[Rob In Stereo] Not Loud Enough | Jackson Free Press | Jackson, MS

[Rob In Stereo] Not Loud Enough

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Rock guitarists Jimmy Page, The Edge and Jack White star in the rockumentary, "It Might Get Loud," in theaters next month.

You need three main ingredients to make a great rock documentary: great music, lively stories and musical emotiveness from those playing. Viewers should feel the artists' joy and urgency emanating from the screen. Never should we pick up on the fact that these musicians have played these songs hundreds of times in their careers. It is this element that separates the good but forgettable rock documentaries from the classics.

"It Might Get Loud" has the premise of a potential classic. Three guitar icons from the past four decades, Jimmy Page (Led Zeppelin), The Edge (U2) and Jack White (The White Stripes, The Raconteurs) sit down together to discuss their instrument and their musical philosophies, all culminating in a jam session. Splice in some autobiographical interviews and concert footage, and it is a can't-miss proposal.

The film generally works. Great music predictably abounds as the filmmakers dig up both old and recent footage of all three guitarists and their respective bands. The stories of their rises to fame are both illuminating and hilarious. These two elements collide notably with cringe-inducing footage of a young U2 attempting punk rock as Bono flamboyantly jumps around on stage.

The documentary's problem, though, is its inability to capture the musical excitement in the room—an inexcusable shortcoming considering we have these three icons gathered together for the first time. The longer the film goes on, though, the more we realize that despite playing the same instrument, these guys don't have as much in common as we may think. Including The Edge is at the heart of this problem.

This is not to take anything away from The Edge as a musician, the instrumental backbone of one of the world's most popular bands. However, when you put him, a refined guitar player, up against these two blues-trained heavyweights, it's the Washington Generals vs. the Harlem Globetrotters come jam session time.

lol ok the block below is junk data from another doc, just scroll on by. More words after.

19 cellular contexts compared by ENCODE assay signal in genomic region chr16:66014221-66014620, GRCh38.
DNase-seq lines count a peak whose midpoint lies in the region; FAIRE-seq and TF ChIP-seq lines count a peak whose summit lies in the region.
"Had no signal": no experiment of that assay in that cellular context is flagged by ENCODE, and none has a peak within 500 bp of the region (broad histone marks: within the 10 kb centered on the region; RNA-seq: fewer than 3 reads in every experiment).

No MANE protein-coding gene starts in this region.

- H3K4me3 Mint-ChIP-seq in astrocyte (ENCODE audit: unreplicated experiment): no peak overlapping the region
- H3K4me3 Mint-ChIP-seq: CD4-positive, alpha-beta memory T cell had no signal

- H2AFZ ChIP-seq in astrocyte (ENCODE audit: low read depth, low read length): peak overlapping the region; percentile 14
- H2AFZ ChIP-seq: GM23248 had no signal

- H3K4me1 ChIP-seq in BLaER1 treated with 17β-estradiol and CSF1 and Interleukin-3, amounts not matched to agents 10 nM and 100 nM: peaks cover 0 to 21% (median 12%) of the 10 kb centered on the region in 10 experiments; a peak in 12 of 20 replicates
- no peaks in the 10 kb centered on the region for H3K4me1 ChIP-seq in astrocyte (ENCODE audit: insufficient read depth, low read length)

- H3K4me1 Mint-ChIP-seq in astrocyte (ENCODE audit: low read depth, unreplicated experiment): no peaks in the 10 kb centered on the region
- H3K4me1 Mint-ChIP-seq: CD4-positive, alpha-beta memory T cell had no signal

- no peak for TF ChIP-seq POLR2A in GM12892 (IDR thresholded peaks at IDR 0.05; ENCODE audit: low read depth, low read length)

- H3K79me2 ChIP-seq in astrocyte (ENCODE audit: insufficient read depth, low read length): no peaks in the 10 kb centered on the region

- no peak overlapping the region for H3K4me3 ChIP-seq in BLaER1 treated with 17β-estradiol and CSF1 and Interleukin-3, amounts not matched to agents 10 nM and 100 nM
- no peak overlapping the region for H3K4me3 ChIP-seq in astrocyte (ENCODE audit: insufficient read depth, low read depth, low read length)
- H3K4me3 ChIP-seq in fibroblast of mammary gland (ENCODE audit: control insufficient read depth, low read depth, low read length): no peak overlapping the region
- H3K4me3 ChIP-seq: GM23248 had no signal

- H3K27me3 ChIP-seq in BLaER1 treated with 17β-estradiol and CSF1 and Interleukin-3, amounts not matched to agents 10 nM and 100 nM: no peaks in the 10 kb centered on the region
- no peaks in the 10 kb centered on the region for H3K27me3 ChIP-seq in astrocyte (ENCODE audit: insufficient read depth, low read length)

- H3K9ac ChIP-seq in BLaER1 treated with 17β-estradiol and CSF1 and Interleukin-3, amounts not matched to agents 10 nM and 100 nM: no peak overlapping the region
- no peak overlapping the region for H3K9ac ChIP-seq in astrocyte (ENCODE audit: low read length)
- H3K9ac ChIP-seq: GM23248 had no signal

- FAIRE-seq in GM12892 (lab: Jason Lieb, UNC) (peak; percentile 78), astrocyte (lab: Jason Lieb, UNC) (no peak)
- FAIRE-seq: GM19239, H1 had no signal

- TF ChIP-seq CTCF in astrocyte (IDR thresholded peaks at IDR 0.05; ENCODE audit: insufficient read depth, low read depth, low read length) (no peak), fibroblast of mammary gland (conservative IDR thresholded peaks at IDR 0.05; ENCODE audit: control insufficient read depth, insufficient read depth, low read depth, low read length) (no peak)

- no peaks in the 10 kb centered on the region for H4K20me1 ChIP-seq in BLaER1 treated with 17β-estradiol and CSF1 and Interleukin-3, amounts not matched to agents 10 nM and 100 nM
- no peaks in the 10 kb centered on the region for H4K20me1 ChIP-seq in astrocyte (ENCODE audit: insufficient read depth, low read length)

Two scenes capture this stylistic disconnect. In the first, Jack White passionately talks about acquiring guitars with broken or bent necks and "battling" them to make them perform his will. He talks about technology and its negative influence on music because it has created cheats and shortcuts for the lazy. The second scene features The Edge gleefully showing off his numerous effects pedals. The scene ends with him turning a bland two or three-note riff into a majestic tapestry of sound with one step on a pedal. You get the sense that Jack White walked out of the theater when he saw that.

The guitarists sitting down to jam over the Zeppelin classic "In My Time of Dying" makes this divide impossible to ignore. While Page and White rip into solos, willing their instruments into submissiveness, The Edge stands over them awkwardly, like a beginning student who accidentally signed up for the advanced class.

"It Might Get Loud" has a salivating premise and plenty of promise. However, the incongruence of its stars' styles and the resulting awkwardness prove to be obstacles too great to overcome. It leaves you thinking that the inclusion of an Eric Clapton or Joe Perry could have lifted this to the classic film it should have been.

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